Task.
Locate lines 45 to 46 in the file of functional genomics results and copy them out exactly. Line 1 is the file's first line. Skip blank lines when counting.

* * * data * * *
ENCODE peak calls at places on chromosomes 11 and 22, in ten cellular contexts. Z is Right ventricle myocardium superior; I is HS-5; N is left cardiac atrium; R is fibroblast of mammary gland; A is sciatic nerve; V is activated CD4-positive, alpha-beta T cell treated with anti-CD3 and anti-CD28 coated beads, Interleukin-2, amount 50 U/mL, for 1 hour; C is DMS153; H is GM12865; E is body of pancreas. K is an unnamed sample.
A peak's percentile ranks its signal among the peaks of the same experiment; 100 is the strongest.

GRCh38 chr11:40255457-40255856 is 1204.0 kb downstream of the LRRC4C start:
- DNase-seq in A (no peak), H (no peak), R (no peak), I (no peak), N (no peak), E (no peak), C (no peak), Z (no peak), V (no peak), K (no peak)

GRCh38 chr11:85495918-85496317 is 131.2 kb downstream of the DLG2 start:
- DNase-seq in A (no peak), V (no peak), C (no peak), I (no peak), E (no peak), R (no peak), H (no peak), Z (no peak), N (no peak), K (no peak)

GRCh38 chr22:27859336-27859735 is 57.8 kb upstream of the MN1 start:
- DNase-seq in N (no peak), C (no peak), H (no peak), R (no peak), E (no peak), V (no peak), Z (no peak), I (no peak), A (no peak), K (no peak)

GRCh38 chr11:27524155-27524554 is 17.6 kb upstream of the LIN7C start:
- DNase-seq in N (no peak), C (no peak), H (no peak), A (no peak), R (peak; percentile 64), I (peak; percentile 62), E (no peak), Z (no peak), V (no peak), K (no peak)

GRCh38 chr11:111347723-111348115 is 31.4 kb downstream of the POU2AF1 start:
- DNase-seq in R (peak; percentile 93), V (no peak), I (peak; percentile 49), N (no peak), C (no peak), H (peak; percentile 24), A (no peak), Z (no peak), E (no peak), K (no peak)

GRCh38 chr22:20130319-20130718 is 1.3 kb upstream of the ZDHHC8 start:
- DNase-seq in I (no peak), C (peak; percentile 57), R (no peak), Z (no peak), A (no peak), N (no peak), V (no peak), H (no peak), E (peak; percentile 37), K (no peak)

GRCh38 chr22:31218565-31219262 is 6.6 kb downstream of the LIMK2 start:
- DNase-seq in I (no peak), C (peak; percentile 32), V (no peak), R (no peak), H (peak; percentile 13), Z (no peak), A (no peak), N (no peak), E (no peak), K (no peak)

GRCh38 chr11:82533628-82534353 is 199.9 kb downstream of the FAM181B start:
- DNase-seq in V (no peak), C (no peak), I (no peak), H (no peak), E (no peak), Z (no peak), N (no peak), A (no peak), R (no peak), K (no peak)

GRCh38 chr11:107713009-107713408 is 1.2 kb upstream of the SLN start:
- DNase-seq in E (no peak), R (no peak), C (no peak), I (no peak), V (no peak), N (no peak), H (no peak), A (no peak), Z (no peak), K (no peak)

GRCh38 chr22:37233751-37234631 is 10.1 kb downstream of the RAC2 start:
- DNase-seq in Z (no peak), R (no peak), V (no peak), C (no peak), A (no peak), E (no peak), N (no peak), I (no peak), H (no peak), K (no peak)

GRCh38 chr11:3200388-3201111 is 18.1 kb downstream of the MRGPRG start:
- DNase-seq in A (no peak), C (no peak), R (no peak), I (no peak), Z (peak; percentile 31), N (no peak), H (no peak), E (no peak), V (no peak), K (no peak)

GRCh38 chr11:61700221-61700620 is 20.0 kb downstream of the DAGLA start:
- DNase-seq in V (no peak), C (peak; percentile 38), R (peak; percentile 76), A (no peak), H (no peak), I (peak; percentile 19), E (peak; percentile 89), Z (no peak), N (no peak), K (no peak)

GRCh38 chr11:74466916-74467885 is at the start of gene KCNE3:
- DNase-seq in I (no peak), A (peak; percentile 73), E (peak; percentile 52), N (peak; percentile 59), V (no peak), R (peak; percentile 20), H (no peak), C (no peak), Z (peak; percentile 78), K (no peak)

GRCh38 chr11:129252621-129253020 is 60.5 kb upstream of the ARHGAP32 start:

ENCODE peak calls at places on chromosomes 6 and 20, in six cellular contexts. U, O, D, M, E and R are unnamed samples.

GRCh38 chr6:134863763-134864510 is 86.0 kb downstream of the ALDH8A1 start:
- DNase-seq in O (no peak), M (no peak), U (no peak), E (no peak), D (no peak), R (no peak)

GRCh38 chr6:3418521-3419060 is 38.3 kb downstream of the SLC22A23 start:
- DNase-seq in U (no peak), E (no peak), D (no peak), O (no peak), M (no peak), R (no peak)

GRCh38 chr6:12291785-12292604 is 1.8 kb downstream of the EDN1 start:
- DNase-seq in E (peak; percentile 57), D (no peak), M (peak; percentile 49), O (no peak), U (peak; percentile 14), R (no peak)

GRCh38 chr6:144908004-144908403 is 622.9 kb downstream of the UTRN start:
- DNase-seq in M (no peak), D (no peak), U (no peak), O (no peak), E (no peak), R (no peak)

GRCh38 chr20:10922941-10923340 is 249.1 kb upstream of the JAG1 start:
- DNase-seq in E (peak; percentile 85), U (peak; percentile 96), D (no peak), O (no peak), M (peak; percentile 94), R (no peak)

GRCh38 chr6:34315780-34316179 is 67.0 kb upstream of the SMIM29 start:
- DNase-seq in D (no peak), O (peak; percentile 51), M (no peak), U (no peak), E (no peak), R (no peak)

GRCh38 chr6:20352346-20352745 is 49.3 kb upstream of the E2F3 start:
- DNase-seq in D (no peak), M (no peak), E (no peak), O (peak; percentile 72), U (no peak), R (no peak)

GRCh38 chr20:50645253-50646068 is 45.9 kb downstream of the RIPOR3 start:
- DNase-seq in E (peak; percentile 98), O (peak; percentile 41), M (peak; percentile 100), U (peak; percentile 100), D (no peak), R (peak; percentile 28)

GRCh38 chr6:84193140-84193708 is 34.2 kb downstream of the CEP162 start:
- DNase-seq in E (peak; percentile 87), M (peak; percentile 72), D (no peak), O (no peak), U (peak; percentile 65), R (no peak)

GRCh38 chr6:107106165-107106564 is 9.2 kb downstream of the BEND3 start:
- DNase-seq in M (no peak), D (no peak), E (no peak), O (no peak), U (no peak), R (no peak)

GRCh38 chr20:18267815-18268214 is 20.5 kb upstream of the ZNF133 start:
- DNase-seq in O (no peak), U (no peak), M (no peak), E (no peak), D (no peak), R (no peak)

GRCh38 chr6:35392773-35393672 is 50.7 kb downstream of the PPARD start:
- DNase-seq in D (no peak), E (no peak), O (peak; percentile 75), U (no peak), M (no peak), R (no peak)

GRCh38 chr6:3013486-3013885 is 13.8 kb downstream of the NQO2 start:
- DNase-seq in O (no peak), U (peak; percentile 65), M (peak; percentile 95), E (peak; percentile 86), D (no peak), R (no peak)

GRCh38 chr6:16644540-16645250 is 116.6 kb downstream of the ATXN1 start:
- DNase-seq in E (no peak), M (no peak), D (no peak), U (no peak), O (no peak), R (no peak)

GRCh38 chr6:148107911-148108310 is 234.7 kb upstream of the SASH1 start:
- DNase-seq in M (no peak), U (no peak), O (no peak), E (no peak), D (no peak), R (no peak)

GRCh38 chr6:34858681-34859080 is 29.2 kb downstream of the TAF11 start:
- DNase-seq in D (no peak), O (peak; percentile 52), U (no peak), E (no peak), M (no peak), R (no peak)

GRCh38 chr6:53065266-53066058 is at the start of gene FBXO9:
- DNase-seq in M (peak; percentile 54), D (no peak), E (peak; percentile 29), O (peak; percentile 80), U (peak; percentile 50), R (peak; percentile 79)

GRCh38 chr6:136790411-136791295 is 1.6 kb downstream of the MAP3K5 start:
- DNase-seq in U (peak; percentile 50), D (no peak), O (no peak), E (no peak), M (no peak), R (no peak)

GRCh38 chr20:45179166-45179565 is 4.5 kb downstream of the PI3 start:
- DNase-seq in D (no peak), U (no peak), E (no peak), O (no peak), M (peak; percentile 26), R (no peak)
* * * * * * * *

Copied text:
GRCh38 chr20:50645253-50646068 is 45.9 kb downstream of the RIPOR3 start:
- DNase-seq in E (peak; percentile 98), O (peak; percentile 41), M (peak; percentile 100), U (peak; percentile 100), D (no peak), R (peak; percentile 28)